Chair Luke Weiler clarified that there was no procedural way to suspend the seats and reinstate them a year down the road, and that the Board would have to rescind the seat and bank on next year’s Board granting it again. In view of this interpretation, CSAHS representative Joel Harnest said that “we are walking a very dangerous line if there is no guarantee that they will be reinstated.”
Seeing how there was no agreement and tempers were flaring, the Board entered a period of voting to reach a resolution on the issue. In successive strawpulls, it was determined that the majority of the Board thought that the electoral by-law needs clarification, but that even in its present form the listserv email had indeed broken it and therefore gone against CSA electoral policy. The Board agreed to consult with the Policy and By-law Review Committee on how to best change conflictive electoral by-laws.
On the matter of punishment, the Board agreed that asking for very public apologies to the organization and to Hettiarachchi would be the initially adequate course of action. Beyond that, however, the possibility or exclusion of further punitive action divided the Board. After countless amendments and amendments to the amendments, a resolution was passed that encouraged OPIRG and GRCGED to apologize by promising further punitive action if such apologies were not issued and promising not to take further punitive action if they were. Although the Board passed this motion with only 3 votes against, CoA representative Bill Maloney said that he wording of the motion was nothing short of “blackmail.”
After the actions of OPIRG and GRCGED had been dealt with, the next item on the list was whether to accept the results of the election, as Hettiarachchi had issued one appeal and Momina Mir, an Academic Commissioner candidate, had issued a second one. Mir’s appeal concerned a professor that had spoken in favour of Derek Pieper, who ultimately won the race for the position.
Beatty was convinced that Pieper had no knowledge of or part in this, and had already spoken to the individuals concerned about it. Mir’s campaign manager decided to withdraw the appeal during the course of the meeting, but he said that he wished to bring the issue “to the board so that the question of professors influencing an independent election could be considered.”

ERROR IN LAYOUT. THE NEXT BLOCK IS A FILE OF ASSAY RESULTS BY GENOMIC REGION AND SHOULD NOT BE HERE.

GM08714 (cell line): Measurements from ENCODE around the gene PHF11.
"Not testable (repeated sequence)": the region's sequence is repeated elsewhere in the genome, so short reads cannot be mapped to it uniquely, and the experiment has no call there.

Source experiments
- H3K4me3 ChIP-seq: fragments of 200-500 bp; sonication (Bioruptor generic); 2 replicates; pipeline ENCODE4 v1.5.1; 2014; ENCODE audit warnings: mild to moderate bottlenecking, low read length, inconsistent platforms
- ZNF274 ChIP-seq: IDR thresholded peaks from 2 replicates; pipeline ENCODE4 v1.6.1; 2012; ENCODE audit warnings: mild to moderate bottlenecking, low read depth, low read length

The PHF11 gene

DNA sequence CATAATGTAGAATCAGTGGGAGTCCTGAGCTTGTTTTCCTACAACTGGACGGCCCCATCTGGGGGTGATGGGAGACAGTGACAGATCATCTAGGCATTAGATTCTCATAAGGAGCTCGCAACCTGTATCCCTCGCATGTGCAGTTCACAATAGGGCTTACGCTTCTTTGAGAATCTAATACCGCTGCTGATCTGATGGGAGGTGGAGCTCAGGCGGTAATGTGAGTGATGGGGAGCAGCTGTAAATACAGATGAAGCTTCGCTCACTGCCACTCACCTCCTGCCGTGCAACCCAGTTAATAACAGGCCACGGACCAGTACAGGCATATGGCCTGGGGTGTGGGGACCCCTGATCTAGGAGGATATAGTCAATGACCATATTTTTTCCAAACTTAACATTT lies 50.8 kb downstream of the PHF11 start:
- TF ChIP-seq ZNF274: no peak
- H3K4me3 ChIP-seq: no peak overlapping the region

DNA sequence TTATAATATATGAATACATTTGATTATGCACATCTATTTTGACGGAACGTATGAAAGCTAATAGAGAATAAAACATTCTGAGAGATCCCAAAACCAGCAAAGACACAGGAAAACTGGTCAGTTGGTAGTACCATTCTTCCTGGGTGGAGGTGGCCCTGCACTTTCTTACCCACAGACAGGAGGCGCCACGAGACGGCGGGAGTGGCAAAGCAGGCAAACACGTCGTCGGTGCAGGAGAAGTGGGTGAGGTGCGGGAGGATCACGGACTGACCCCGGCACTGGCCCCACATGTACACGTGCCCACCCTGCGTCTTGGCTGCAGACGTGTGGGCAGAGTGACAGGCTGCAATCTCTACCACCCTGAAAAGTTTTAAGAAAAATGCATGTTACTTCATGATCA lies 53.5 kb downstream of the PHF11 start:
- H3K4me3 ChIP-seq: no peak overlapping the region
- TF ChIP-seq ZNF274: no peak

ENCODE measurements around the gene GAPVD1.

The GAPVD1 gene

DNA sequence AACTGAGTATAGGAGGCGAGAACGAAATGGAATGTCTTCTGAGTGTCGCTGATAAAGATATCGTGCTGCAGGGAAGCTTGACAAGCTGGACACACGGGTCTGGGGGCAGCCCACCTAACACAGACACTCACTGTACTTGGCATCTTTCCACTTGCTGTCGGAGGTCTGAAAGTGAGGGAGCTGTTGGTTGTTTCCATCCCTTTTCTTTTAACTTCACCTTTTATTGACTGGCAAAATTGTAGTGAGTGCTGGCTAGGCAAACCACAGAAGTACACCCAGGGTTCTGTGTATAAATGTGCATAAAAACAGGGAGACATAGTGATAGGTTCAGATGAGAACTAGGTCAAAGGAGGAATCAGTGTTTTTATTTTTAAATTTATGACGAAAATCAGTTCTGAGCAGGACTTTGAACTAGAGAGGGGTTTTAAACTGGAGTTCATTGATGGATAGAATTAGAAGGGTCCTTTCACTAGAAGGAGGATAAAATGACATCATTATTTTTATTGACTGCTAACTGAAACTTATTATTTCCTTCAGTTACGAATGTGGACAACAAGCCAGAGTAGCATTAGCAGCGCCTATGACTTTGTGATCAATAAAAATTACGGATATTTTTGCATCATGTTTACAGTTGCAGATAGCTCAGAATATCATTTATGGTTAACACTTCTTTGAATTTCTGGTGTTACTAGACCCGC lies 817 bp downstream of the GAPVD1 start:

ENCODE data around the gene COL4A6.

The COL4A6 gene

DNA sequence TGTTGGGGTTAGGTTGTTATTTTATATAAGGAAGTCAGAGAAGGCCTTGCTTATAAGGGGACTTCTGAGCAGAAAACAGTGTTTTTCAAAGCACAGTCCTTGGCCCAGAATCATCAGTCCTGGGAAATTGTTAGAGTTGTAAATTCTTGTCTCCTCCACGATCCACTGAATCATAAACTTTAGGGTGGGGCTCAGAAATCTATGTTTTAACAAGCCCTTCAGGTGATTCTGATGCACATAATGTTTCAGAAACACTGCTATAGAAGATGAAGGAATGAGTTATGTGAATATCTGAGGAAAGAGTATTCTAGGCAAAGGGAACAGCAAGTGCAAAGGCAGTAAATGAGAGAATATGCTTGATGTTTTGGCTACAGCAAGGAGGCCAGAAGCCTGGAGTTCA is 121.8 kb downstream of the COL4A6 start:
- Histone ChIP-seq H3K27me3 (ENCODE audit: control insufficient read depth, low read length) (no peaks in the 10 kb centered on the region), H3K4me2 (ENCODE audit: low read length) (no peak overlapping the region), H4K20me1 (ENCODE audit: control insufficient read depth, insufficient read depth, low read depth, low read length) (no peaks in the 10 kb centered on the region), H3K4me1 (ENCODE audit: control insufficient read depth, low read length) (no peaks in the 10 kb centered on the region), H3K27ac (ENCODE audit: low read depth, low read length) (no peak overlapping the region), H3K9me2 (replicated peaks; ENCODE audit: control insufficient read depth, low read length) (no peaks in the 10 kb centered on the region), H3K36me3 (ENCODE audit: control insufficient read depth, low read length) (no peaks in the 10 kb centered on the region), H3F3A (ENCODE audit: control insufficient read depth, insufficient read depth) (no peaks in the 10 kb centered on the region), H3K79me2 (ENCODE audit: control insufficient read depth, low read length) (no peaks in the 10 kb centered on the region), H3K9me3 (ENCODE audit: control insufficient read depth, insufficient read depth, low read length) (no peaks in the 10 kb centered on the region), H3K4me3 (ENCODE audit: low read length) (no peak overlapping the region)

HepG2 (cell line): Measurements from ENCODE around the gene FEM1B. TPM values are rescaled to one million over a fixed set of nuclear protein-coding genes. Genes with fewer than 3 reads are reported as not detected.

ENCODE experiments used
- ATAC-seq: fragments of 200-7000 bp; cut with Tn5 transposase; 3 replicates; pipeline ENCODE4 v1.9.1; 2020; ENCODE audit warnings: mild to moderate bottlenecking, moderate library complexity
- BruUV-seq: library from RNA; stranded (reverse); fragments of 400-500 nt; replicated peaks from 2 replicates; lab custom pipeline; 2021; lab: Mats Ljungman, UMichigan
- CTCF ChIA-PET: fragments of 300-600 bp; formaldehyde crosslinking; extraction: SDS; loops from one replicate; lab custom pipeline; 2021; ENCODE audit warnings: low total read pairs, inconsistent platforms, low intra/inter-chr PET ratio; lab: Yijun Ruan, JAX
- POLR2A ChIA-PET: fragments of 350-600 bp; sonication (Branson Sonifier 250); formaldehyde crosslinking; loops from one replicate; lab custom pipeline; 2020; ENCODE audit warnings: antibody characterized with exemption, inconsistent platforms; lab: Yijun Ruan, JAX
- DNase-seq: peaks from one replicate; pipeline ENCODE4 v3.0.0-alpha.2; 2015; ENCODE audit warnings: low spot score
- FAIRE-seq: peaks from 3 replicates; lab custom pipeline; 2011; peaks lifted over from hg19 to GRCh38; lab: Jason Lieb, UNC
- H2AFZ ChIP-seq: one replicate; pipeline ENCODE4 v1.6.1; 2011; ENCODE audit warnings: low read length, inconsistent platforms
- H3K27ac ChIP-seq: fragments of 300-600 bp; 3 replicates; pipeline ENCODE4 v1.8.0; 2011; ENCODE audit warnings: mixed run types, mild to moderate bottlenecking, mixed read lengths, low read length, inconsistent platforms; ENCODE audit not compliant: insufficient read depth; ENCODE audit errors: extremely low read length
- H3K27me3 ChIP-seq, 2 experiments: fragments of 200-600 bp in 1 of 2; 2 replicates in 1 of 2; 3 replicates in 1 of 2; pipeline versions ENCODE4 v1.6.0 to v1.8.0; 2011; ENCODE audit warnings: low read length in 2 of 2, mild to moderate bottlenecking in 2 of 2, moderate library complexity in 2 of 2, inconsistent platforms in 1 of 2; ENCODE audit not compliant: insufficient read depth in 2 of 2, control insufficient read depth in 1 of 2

Hettiarachchi’s appeal was less easily dealt with. Beatty said that he had decided to “endorse the result of the elections in light of the listserv mail,” but added that “this election has been compromised to some degree,” and that “we do have to accept the results because having an election before the end of the year is not feasible.”
When discussing alternatives to not endorsing Beatty’s decision to uphold the election results, Walt said that “if the consequence is that we have no one in this position before a fall by-election we need to think long and hard about this.” In that line of reasoning, External Commissioner John Coombs said that “he felt for” Hettiarachchi but that if they overturned the results, “next year, anyone can send a sabotage e-mail”, and that “the decision is clear, not to say it is fair.”
Discussion shifted to whether and to what extent the e-mail had influenced student voting. A lot of Board members felt that the move to online voting had implicitly stated their confidence in students to make an informed vote and, as Harnest put it, it was “not appropriate to question the motives behind the student voting.” Hettiarachchi’s request to have Campbell’s position be interim until a fall re-election was not discussed. The election results were ultimately upheld and will be ratified in the next Board meeting, after the necessary legal period to do so has passed.
As the meeting wound down, the Board also decided to give the Aboriginal Students’ Association an additional year to change their status so they could occupy their seat on the Board. The ASA stood to lose its seat on April 1st.